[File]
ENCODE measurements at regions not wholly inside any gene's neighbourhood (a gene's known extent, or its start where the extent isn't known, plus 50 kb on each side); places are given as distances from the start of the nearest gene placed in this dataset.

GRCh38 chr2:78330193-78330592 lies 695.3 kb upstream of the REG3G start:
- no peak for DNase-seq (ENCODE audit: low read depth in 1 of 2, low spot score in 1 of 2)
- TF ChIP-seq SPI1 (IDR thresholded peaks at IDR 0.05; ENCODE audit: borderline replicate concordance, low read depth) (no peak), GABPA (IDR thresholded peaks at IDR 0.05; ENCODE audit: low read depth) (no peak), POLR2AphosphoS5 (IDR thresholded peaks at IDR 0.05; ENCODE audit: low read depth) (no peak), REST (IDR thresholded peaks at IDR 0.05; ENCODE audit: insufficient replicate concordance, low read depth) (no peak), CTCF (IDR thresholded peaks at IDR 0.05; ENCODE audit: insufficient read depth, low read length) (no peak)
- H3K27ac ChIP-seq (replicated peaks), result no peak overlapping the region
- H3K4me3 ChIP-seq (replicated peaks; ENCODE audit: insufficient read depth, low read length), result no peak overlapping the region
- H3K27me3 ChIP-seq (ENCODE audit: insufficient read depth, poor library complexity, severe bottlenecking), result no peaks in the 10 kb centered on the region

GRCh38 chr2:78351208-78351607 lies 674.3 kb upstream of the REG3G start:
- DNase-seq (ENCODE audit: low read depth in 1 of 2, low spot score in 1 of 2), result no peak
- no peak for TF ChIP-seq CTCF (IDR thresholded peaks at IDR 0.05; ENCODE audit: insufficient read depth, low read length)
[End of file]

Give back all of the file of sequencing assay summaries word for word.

ENCODE measurements at regions not wholly inside any gene's neighbourhood (a gene's known extent, or its start where the extent isn't known, plus 50 kb on each side); places are given as distances from the start of the nearest gene placed in this dataset.

GRCh38 chr2:78330193-78330592 lies 695.3 kb upstream of the REG3G start:
- no peak for DNase-seq (ENCODE audit: low read depth in 1 of 2, low spot score in 1 of 2)
- TF ChIP-seq SPI1 (IDR thresholded peaks at IDR 0.05; ENCODE audit: borderline replicate concordance, low read depth) (no peak), GABPA (IDR thresholded peaks at IDR 0.05; ENCODE audit: low read depth) (no peak), POLR2AphosphoS5 (IDR thresholded peaks at IDR 0.05; ENCODE audit: low read depth) (no peak), REST (IDR thresholded peaks at IDR 0.05; ENCODE audit: insufficient replicate concordance, low read depth) (no peak), CTCF (IDR thresholded peaks at IDR 0.05; ENCODE audit: insufficient read depth, low read length) (no peak)
- H3K27ac ChIP-seq (replicated peaks), result no peak overlapping the region
- H3K4me3 ChIP-seq (replicated peaks; ENCODE audit: insufficient read depth, low read length), result no peak overlapping the region
- H3K27me3 ChIP-seq (ENCODE audit: insufficient read depth, poor library complexity, severe bottlenecking), result no peaks in the 10 kb centered on the region

GRCh38 chr2:78351208-78351607 lies 674.3 kb upstream of the REG3G start:
- DNase-seq (ENCODE audit: low read depth in 1 of 2, low spot score in 1 of 2), result no peak
- no peak for TF ChIP-seq CTCF (IDR thresholded peaks at IDR 0.05; ENCODE audit: insufficient read depth, low read length)